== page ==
Since we brought Ella home I've been praying that God would "restore the years" to her (Joel 2:25). For three years I've been blaming the time that Ella was in an orphanage for all of the "stuff" we deal with. Every pediatrician, therapist, or specialist has to hear my liturgy on what this little girl has dealt with, "Eastern European kids who are institutionalized suffer from…" While I was waiting to see the speech therapist to discuss a recent evaluation, I was watching the kids around me and realized that most of these kids are completely "normal". Ella will probably be one of few (if any) adopted kids that this therapist will see. It finally dawned on me that even if Ella had been born to me, nurtured by me from birth, and given every opportunity possible for the first three years of her life, just maybe, she'd still be having a hard time talking, learning, and understanding. Whoa.
Even though I tell the kids who ask about Ella's limb differences that God made her special for a reason, I don't think I've applied that to all of her. I can accept that he made her physically different from most children, but I haven't thought about giving Him credit for her mind. I've been so busy worrying about "fixing" what the first years have done, that I haven't taken the time to look at ALL of her as God's special creation. Even if she's years behind in language, she's perfectly what He wanted. I can't begin to understand why some children are born with more struggles than others. I do know that God made her with a special purpose, and me trying to "fix" her or make her like everyone else means I'm denying God's sovereignty. I'm making MY plan and my purpose better than His.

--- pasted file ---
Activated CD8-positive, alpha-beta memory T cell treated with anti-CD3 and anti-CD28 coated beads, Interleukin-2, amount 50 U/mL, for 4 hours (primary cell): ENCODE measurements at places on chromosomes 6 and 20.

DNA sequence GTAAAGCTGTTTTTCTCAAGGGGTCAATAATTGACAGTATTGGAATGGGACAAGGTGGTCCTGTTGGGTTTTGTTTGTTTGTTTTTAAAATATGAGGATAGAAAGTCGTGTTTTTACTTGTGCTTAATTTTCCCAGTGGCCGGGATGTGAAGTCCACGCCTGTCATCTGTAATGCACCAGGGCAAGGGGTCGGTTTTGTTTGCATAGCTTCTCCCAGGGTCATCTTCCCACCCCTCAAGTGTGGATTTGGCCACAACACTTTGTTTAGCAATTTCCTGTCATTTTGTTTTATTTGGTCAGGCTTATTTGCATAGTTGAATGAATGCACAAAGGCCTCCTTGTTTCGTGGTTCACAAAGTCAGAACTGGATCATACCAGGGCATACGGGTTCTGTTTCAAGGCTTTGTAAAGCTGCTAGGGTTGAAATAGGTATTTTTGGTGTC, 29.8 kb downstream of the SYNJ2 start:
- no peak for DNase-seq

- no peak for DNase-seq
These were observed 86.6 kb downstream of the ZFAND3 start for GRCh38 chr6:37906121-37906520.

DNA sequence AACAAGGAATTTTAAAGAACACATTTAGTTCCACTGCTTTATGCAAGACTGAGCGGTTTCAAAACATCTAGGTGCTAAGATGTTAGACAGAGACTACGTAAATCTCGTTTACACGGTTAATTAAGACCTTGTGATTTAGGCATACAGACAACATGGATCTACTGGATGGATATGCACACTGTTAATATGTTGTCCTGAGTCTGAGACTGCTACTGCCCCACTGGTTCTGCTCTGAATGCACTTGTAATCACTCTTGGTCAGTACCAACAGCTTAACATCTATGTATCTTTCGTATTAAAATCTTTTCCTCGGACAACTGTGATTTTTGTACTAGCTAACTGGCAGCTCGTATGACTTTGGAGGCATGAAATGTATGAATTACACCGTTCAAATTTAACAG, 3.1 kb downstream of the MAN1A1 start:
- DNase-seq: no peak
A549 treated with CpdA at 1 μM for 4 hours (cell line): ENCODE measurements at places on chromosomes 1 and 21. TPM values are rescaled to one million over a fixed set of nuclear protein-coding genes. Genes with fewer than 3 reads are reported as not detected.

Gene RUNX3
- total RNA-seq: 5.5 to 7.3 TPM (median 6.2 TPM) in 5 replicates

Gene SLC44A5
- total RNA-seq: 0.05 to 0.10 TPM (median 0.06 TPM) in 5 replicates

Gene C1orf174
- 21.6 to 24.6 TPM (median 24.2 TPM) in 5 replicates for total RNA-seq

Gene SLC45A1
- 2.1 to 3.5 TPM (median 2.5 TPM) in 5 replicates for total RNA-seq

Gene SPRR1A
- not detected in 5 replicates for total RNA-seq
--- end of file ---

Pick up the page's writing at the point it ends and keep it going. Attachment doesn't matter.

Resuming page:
Romans 12:2 says…That ye may prove what is that good, and acceptable, and perfect, will of God.
Clearly God's perfect plan for my child is better than my plan. His will is good, acceptable—I can't even see past the next few hours regarding my will for my daughter! How can I possibly deny that His creation of Ella doesn't fit into his perfect plan for her? He made her with all the idiosyncrasies that we enjoy and the ones we'd like to toss out. I finally got it—she's who she is because God's doing something with her that requires this—He's got a perfect place for her and it requires that she go through certain fires to come out just right.
I'm feeling this new sense of peace. I feel okay that we have passed the time allotted for her to 'catch up' and that she's still fighting these battles. These battles were given to her by God, not inherited from an institution in Ukraine. I can't see the purpose in these battles, but years from now maybe we will get a glimpse at what God has accomplished through our trials. Maybe we will never see the fruit of these delays beyond the changes they cause in our own lives.
One night I came directly from showering to kiss Ella goodnight. After I kissed her, she said, "Nice hair mommy." Then laughed. I laughed too and we shared a moment. That was the first time that she verbally expressed a thought that wasn't related to her needs. She put three words together! It was astounding. It was also just last year. I'm becoming a better mother because of my little girl. She's teaching me to celebrate the accomplishments that would seem ordinary to another mom. Now I feel like I can embrace my kid with a different attitude—encouraging her to do the best she can, but accepting all of her just the way God made her.